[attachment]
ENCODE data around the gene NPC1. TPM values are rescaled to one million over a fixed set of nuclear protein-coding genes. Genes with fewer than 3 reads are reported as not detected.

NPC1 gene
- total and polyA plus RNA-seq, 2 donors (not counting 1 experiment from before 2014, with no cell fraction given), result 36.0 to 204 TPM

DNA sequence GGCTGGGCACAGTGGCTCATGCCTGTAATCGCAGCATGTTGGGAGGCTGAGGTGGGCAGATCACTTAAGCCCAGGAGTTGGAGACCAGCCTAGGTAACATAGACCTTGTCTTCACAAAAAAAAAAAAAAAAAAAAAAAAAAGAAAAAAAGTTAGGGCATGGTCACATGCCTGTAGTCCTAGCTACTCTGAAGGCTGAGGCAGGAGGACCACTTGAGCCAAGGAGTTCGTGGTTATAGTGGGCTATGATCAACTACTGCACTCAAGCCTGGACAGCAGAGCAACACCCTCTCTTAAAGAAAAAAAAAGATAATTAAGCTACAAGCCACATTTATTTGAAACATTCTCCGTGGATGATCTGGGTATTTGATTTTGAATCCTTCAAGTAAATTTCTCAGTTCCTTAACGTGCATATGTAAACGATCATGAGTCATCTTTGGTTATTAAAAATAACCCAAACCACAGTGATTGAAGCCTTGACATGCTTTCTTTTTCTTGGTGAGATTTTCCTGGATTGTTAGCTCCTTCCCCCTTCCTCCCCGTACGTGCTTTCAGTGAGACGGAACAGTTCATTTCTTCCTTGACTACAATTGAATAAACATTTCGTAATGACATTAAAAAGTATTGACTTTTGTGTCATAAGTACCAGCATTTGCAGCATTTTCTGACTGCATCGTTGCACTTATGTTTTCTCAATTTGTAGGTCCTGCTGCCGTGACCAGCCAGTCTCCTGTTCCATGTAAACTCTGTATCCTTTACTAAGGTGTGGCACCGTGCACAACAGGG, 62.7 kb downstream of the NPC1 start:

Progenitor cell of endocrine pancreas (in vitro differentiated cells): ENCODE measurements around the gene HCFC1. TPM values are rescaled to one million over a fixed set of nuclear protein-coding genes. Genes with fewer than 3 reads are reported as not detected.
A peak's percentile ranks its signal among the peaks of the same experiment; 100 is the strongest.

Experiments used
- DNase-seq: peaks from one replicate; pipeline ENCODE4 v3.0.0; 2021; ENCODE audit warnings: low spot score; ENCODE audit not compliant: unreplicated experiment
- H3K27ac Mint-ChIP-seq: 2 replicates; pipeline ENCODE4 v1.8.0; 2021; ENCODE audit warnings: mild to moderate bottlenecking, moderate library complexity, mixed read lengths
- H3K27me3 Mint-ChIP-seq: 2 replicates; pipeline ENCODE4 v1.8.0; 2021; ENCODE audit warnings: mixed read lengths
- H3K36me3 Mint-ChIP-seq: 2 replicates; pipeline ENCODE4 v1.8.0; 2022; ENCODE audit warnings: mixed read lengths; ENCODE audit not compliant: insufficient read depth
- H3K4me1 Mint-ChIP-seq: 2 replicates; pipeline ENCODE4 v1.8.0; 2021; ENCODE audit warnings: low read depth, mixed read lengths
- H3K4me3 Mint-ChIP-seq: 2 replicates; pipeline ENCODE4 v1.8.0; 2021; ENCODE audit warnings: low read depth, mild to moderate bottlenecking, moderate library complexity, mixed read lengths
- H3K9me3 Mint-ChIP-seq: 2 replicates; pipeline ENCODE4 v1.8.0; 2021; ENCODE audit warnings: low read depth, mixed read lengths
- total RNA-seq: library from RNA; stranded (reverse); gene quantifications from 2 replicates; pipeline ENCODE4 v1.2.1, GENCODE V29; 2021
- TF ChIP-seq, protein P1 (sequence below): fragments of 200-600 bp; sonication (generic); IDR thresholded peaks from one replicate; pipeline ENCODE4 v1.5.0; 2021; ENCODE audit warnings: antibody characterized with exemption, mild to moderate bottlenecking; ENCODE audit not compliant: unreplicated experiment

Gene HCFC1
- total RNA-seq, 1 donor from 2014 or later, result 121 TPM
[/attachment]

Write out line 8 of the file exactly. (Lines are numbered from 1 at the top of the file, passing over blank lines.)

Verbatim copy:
- DNase-seq: peaks from one replicate; pipeline ENCODE4 v3.0.0; 2021; ENCODE audit warnings: low spot score; ENCODE audit not compliant: unreplicated experiment